Once again, the meta prediction function applied by the meta prediction module 13 of expert unit EXPR can be tailored to the characteristics of the region R, such that the meta prediction function evolves over time whereby to increase in accuracy. Thus, even if the meta prediction modules 13 of all of the expert units initially apply the same prediction function (and, once again, this is not obligatory), after a time these functions will usually be different.

Each expert unit, EXP, also includes a knowledge-gain assessment module 14 which examines the value of the prediction error that is expected to arise for a given candidate action, Ak(t), corresponding to a situation in the region, R, covered by this expert unit. The knowledge-gain assessment module 14 compares the expected prediction error with actual prediction errors that have been observed on one or more earlier occasions when the setup S had a combination of system-state/context parameters and action variables located in this same region R. This actual prediction error data is stored in a memory 15 associated with this expert unit. The operation of a preferred embodiment of the knowledge-gain assessment module 14 will be described in more detail later on.

The knowledge-gain assessment module 14 outputs, to the action selector module 4, data indicating the knowledge gain (decrease in prediction error) expected to arise if this particular candidate action is performed, together with data indicating the candidate action for which this expected knowledge-gain has been assessed.

On a majority of occasions, the action-selection module 4 selects, as the next action to be performed on or in the setup, S, that candidate action which is expected to lead to the greatest knowledge gain (which, in this case, is the greatest expected decrease in prediction error).

For a given set of candidate actions, it is fairly likely that knowledge-gain assessment modules 14 of more than one expert unit will output expected knowledge-gain information to the action selection module 4. In a variant of the present embodiment, the knowledge-gain assessment module 3 may itself include a unit which calculates which candidate action is expected to lead to the greatest knowledge gain. In this variant, the knowledge-gain assessment module 3 outputs to the action selection module 4 an indication of which candidate action is expected to yield the greatest knowledge gain (learning progress).

The action selection module 4 outputs a signal indicating what the selected candidate action is. This signal causes the selected action to be performed (either automatically or with intervention, for example, by a human user). The action selection module 4 also indicates to a calculator 5 which candidate action was selected for performance. The calculator 5 also receives a signal indicating the region, R, of system-state/context/action space corresponding to the selected candidate action. This enables the calculator to retrieve the prediction VARR(t+1) from the appropriate prediction module within the knowledge-gain assessment module 3.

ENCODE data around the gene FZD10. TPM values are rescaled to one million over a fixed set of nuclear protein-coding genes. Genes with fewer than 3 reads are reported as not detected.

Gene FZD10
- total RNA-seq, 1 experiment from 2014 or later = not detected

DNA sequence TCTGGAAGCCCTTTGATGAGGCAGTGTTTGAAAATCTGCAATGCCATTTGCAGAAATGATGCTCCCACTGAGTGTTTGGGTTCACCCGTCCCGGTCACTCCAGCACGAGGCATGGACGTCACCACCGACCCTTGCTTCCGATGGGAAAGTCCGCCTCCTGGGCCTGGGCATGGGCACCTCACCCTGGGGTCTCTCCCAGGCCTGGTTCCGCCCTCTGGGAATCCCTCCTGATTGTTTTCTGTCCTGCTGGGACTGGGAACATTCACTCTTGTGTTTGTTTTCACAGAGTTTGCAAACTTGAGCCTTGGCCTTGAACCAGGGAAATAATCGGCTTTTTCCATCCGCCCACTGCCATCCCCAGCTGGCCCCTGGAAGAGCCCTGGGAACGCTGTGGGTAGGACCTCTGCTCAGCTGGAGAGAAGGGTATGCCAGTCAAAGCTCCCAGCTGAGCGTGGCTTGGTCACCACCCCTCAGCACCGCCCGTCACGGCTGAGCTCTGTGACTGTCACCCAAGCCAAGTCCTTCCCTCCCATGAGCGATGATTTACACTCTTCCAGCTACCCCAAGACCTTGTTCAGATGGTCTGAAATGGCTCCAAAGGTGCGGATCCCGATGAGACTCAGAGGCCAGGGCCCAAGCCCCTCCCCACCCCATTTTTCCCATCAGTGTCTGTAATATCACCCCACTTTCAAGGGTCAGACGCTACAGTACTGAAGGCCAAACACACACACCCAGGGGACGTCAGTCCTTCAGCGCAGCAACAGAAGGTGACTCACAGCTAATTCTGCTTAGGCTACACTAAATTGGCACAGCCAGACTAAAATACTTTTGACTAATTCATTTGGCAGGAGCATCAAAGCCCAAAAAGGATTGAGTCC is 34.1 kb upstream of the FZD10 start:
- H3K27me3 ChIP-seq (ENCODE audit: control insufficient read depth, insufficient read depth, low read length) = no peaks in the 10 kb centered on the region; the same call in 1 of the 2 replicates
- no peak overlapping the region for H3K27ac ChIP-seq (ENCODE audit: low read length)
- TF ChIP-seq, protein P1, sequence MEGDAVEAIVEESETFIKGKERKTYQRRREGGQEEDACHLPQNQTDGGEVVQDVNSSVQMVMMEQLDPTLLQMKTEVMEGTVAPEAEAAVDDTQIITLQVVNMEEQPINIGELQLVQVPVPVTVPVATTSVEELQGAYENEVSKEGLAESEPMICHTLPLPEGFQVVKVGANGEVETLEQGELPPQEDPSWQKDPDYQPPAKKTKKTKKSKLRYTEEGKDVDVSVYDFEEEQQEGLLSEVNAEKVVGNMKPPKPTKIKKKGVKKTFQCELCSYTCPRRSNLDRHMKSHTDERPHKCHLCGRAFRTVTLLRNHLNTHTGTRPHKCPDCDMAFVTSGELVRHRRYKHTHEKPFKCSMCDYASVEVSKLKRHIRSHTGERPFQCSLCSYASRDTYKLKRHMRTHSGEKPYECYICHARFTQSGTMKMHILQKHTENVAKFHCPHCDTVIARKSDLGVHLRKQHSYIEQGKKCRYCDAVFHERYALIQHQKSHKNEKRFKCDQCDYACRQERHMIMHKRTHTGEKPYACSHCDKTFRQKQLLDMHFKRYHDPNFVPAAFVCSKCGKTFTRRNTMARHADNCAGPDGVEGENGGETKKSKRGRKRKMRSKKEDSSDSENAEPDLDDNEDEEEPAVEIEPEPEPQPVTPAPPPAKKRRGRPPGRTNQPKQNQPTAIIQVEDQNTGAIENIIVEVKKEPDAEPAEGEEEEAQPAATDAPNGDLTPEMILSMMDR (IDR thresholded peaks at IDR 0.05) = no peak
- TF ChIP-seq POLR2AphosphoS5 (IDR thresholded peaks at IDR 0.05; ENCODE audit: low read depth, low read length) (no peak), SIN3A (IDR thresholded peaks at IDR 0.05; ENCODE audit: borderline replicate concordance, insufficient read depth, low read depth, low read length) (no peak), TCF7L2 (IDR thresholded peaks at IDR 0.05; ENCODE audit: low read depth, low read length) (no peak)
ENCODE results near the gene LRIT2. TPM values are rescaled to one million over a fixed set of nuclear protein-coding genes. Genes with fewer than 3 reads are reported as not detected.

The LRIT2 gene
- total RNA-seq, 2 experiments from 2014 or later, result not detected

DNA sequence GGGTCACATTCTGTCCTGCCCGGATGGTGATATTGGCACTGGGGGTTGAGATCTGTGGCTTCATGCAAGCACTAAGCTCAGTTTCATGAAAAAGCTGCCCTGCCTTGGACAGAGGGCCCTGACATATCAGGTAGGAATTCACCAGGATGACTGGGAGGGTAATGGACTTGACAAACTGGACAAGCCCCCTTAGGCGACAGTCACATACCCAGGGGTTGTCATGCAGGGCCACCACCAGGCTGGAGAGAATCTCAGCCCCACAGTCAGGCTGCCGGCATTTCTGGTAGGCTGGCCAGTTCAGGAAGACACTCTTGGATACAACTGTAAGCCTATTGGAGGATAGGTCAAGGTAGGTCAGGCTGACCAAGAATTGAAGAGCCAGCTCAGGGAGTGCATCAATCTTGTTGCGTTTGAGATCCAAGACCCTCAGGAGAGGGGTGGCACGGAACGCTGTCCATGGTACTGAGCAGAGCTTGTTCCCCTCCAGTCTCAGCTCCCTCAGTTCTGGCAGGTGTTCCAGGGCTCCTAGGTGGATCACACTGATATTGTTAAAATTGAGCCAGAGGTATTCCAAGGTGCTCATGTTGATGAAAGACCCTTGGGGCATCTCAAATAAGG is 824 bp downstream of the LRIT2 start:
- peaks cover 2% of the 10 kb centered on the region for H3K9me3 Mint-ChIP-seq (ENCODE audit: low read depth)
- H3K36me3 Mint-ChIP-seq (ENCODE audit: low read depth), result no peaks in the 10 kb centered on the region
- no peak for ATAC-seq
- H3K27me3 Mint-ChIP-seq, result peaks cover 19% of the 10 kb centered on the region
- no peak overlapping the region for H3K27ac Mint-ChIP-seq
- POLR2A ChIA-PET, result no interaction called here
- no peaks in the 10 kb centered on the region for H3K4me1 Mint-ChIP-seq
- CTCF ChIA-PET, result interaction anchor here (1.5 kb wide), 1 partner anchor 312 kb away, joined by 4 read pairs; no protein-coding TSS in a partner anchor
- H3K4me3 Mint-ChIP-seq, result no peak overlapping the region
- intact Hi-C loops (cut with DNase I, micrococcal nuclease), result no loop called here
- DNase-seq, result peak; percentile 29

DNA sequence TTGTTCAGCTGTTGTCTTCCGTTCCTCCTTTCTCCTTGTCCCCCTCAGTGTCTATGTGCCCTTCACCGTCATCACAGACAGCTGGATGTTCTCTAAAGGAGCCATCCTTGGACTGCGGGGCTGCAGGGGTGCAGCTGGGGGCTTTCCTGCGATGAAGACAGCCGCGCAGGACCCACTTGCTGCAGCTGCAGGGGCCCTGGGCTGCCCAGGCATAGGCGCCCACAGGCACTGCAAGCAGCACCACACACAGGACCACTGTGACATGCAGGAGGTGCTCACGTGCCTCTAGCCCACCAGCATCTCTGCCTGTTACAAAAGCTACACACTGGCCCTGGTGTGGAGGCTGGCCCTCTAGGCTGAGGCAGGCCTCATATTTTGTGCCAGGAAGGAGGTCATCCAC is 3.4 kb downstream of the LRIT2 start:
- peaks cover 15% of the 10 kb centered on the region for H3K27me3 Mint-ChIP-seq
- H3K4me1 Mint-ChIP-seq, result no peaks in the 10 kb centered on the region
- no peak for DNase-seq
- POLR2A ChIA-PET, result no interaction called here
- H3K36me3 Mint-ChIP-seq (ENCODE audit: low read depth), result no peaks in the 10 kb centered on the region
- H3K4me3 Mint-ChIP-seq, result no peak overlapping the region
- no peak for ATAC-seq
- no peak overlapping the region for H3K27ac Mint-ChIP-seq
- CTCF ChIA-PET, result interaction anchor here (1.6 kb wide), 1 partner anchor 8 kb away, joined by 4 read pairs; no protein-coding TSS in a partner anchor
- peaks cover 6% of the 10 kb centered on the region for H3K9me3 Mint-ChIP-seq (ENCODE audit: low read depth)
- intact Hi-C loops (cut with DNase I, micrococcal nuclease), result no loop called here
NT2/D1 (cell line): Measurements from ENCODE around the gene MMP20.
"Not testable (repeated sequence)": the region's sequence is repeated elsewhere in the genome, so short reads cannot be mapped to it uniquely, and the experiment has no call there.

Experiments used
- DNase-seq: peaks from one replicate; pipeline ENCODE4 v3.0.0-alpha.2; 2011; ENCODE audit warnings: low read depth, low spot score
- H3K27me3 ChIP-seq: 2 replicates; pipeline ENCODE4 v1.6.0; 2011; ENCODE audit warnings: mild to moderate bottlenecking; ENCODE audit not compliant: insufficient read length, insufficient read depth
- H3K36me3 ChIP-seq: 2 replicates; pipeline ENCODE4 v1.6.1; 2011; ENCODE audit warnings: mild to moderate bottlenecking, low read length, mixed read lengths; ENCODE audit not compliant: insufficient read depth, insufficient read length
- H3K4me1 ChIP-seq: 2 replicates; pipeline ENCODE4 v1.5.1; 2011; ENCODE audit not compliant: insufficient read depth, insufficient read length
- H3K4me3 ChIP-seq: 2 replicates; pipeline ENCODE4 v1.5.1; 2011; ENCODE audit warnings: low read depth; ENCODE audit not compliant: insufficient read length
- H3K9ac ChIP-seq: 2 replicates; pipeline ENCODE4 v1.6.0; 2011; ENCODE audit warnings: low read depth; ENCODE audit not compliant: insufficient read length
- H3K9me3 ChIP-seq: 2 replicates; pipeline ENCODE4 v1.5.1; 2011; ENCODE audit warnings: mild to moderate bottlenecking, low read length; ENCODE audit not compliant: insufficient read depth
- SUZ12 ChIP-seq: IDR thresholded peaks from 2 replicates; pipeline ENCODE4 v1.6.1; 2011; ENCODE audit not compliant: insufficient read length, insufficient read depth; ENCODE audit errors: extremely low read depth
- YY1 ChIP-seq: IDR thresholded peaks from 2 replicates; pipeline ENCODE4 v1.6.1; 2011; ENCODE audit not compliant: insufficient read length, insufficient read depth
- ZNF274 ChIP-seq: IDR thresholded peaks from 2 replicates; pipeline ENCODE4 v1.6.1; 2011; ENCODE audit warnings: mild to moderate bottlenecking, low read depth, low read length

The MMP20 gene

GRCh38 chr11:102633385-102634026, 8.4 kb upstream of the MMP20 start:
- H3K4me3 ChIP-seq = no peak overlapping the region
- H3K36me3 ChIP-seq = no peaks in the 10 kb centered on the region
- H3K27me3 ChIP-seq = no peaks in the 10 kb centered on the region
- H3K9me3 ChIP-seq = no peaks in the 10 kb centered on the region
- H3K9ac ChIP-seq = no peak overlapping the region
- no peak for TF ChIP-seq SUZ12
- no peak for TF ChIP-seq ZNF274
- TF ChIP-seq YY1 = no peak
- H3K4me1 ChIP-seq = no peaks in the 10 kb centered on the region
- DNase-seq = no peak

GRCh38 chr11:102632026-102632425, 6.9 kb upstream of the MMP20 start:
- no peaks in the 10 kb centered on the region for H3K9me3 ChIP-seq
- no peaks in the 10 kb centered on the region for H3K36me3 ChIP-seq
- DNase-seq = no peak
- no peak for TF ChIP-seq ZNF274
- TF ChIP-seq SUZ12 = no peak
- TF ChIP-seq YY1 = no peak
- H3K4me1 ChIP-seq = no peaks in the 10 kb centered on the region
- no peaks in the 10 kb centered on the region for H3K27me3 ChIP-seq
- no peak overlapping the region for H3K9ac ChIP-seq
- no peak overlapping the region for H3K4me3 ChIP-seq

After an action is selected by the action-selection module 4 and performed at time t (more precisely, time t+δt), the calculator 5 determines what is the actual value, VARRact(t+1), of the predicted parameter(s) at the time t+1. It may be that the respective values of the predicted variables in the set VAR can be calculated from the values of the system-state/context parameters. In such a case, the calculator 5 receives as inputs the values of the system-state/context parameters at the time t+1. Alternatively, it may be necessary or convenient to input to the calculator 5 the actual values of the predicted variables in the set VAR that are observed at time t+1 as the outcome of performing the selected candidate action.

Based on the inputs it receives, the calculator 5 calculates what is the actual prediction error, ERact(t), that is, what is the difference between the set of predictions VARR(t+1) made by the prediction module 12 for this candidate action and the actual outcome VARRact(t+1) that has been observed.

For each predicted variable in the set VAR, the actual prediction error, eRact(t), can be determined, as follows:
e Ract(t),=[absolute value {VAR R(t+1)−VAR Ract(t+1)}]k  (3)
where k is an integer greater than or equal to 1 (typically, equal to 2). The overall prediction error ERact(t) can be calculated by combining the actual prediction errors obtained for each predicted variable (for example, by summing |VARR(t+1)−VARRact(t+1)}|2).

The calculator 5 supplies this overall actual prediction error data ERact(t) to the memory 15 associated with expert unit EXPR, so that it can be taken into account by this expert unit in later calculations.

Now it is helpful to replace the variable t by a corresponding value of the counting variable q (recalling that q is the variable counting the number of times the system has encountered a situation in region R of system-state/action/context space, in other words q counts the number of training examples observed in region R). If qt indicates the value of counting variable q at time t, then the actual prediction error observed at time t can be designated ERact(qt).